After visiting and spotting the Bobwhites wandering around the Egg Harbor Township Arboretum, I decided to 'follow this up' by contacting Dr Chris Williams who is a Professor of Wildlife Ecology; Waterfowl and Upland Gamebird Program at the University of Delaware. Dr William's is also heading up the Bobwhite recovery here in NJ at Chatsworth cranberry bogs and the Haines farm as they are bringing in Bobwhite from Georgia to re-introduce them into Jersey and to hopefully be successful in their overall breeding.
I mentioned these particular Bobwhites and perhaps that this also would be good location to re-introduce this game bird, as this is protected land and seems to be what Bobwhites need in terms of habitat.
He replied back to me the following:
As a follow up I talked to Audubon about your sighting and here is what they said:
"We have gotten calls on this too over the last year. Unfortunately, after we publicized the Pine Barrens project, someone at the US Coast Guard station over that way thought they would “help” by releasing pen raised birds in that area, not to mention releases of quail from the Quail in the Classroom project (once the birds were raised by the kids in an incubator and the school year was over they turned them loose out there) – so unfortunately no one knows what is wild(?) or pen raised now over there. Our feeling and for the most part NJDFW’s feeling its all pen raised. "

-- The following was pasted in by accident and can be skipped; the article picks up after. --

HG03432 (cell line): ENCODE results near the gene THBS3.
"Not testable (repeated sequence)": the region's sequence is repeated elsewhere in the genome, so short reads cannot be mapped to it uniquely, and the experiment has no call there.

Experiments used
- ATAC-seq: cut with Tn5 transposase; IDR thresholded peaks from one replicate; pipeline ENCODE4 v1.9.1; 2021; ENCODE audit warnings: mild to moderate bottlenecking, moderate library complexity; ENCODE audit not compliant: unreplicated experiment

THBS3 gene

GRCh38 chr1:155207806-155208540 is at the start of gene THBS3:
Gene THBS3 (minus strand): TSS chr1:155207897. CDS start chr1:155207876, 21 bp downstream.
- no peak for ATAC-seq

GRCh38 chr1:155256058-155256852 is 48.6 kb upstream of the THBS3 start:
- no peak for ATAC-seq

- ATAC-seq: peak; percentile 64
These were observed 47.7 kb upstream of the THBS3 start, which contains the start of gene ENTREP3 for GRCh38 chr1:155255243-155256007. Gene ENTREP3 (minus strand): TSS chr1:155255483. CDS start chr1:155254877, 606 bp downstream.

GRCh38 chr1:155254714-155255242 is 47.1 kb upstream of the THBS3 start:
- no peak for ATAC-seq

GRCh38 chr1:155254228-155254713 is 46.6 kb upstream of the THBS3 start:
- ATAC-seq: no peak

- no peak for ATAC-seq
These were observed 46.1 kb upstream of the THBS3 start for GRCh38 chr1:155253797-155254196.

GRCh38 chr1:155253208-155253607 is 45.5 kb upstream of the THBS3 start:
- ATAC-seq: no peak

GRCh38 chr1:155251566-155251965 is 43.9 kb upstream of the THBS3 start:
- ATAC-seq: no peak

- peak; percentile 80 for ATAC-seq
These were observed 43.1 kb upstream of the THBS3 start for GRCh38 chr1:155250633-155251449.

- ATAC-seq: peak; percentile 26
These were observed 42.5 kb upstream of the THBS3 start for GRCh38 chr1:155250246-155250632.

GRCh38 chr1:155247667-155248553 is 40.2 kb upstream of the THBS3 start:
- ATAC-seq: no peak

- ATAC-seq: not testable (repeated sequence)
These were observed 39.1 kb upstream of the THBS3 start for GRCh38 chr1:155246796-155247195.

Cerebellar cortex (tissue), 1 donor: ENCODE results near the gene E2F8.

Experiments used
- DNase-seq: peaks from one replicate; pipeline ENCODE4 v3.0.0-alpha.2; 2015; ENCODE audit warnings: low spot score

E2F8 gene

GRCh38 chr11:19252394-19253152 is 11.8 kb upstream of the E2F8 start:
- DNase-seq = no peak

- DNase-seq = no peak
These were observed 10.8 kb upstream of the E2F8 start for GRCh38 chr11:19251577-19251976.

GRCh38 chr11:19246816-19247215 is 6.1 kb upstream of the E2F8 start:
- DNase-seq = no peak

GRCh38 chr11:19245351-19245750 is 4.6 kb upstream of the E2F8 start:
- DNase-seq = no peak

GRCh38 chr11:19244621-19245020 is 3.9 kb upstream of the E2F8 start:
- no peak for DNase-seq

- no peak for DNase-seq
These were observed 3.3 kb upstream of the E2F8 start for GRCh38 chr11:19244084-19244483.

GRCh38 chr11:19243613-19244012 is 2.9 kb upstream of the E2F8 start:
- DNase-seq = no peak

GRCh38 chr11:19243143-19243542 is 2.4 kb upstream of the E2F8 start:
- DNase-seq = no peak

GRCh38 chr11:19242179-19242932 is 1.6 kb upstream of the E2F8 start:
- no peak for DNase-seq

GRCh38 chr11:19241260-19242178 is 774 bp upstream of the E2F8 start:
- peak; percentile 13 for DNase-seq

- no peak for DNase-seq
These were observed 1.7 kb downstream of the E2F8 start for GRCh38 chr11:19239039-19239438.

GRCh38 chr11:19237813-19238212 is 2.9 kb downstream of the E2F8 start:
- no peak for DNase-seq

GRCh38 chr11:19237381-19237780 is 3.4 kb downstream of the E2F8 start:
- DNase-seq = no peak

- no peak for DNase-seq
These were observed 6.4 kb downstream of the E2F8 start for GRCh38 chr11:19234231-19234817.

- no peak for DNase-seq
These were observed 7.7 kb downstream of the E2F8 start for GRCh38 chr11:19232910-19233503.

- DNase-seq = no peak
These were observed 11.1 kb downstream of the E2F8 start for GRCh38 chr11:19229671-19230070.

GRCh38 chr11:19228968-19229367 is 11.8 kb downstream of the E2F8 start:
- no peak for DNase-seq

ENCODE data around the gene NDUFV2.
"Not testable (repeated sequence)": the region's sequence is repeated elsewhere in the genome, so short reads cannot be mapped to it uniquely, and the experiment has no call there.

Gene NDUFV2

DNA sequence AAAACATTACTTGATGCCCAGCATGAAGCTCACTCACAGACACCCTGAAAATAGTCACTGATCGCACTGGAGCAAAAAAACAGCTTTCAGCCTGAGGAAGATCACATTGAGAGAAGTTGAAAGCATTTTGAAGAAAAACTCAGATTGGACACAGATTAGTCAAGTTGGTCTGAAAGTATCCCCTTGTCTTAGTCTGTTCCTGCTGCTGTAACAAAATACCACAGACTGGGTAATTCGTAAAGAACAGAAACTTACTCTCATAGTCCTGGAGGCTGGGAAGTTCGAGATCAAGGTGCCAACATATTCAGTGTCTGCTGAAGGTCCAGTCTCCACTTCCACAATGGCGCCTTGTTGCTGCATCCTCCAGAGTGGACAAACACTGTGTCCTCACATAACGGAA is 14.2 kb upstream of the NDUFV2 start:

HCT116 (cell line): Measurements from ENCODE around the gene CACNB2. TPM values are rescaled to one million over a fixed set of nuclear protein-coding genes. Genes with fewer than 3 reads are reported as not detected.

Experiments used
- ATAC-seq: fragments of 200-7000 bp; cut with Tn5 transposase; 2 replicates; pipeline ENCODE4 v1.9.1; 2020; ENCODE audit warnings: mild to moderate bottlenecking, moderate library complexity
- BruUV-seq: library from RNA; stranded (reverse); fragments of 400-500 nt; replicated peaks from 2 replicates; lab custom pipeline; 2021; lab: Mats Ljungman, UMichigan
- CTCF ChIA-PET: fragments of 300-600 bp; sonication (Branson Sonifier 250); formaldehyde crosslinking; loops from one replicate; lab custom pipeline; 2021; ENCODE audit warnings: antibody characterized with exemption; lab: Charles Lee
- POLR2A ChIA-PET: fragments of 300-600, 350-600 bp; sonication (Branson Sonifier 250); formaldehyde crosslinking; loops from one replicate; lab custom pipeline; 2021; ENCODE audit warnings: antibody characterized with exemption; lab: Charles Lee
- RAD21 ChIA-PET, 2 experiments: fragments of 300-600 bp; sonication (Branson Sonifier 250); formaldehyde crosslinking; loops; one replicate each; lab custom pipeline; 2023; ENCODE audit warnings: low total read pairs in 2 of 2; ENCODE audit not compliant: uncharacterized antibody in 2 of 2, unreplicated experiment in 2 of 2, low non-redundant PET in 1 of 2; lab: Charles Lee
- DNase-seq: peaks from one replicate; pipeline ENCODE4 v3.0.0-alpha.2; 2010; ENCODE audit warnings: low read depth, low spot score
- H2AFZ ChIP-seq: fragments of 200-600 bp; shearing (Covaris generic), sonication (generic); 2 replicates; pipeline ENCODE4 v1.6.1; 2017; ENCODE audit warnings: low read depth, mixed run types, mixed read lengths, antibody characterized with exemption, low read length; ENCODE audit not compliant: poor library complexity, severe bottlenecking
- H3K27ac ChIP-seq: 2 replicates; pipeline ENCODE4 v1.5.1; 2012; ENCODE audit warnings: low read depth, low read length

So that fits my hunch as well. Pen raised birds will occasionally breed and have offspring (as you have seen). However all the past research indicates they will have 0% survival over the winter and thus will not effectively recolonize an area.
So....given that information....one can assume that these are 'planted' and from where and by whom, is anyone's guess. Since this is a pretty easy place to get to, it will be interesting to monitor these Bobwhites and see if they do survive the winter. Right now, it would appear that there is at least one adult and three young. So will see.... I would be saddened if these Bobwhites didn't survive the winter, as they were just tossed into the wild without a chance. While people have the best intention of helping, it doesn't always work out that way.